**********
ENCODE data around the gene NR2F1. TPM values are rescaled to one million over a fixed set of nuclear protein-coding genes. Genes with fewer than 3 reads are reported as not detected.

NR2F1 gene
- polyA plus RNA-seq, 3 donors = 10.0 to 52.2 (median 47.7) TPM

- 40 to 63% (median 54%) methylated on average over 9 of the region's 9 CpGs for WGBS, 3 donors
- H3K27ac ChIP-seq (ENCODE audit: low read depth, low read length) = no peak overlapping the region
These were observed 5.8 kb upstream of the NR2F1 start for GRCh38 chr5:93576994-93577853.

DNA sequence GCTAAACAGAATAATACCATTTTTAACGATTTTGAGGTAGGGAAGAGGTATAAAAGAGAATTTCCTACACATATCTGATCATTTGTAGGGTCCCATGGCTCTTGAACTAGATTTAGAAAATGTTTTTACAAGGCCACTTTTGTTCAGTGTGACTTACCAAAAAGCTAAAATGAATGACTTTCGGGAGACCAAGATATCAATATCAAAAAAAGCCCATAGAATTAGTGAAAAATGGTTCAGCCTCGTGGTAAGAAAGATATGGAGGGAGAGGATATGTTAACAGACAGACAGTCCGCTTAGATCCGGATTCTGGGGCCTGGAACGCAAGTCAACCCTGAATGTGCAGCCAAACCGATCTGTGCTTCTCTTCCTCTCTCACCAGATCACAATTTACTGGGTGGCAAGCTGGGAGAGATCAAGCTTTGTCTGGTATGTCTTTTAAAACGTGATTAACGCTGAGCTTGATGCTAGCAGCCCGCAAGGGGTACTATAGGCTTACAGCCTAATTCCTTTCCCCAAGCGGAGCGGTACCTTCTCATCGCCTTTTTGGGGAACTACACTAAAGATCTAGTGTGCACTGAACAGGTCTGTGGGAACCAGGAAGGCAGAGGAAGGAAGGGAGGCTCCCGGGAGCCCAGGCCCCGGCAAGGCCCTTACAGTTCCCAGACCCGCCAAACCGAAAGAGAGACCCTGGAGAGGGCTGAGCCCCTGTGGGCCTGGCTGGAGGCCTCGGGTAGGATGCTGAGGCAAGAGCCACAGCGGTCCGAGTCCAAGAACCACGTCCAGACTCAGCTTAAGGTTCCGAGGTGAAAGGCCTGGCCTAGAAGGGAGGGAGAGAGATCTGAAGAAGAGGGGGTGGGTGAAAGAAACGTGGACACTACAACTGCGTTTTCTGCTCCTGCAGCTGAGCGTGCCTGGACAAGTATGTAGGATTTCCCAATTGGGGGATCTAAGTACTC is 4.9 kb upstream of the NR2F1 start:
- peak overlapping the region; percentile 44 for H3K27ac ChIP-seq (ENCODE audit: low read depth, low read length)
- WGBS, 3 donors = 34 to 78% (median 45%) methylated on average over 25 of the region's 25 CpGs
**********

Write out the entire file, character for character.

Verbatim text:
ENCODE data around the gene NR2F1. TPM values are rescaled to one million over a fixed set of nuclear protein-coding genes. Genes with fewer than 3 reads are reported as not detected.

NR2F1 gene
- polyA plus RNA-seq, 3 donors = 10.0 to 52.2 (median 47.7) TPM

- 40 to 63% (median 54%) methylated on average over 9 of the region's 9 CpGs for WGBS, 3 donors
- H3K27ac ChIP-seq (ENCODE audit: low read depth, low read length) = no peak overlapping the region
These were observed 5.8 kb upstream of the NR2F1 start for GRCh38 chr5:93576994-93577853.

DNA sequence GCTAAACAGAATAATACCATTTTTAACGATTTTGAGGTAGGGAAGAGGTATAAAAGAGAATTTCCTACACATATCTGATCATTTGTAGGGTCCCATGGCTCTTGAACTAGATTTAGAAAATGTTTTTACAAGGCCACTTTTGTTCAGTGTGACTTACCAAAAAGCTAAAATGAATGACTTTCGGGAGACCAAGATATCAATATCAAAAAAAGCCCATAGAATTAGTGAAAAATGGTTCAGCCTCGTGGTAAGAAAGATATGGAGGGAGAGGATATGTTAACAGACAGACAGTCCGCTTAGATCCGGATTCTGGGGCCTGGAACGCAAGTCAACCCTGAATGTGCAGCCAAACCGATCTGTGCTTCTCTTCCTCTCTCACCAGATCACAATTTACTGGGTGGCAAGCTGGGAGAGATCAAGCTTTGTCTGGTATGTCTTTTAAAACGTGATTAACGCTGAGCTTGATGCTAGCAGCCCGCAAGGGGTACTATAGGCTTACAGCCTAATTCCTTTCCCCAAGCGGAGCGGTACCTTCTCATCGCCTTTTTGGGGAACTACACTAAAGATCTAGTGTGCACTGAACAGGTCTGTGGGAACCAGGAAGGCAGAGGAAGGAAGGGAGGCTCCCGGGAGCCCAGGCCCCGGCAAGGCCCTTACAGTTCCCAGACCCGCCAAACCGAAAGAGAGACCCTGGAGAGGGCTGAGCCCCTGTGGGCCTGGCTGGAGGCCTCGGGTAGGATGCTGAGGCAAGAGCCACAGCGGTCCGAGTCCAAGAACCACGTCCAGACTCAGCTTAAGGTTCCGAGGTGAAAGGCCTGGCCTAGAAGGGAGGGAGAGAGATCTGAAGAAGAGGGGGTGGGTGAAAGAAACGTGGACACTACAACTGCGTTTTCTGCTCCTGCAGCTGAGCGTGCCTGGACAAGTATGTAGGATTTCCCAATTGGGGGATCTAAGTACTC is 4.9 kb upstream of the NR2F1 start:
- peak overlapping the region; percentile 44 for H3K27ac ChIP-seq (ENCODE audit: low read depth, low read length)
- WGBS, 3 donors = 34 to 78% (median 45%) methylated on average over 25 of the region's 25 CpGs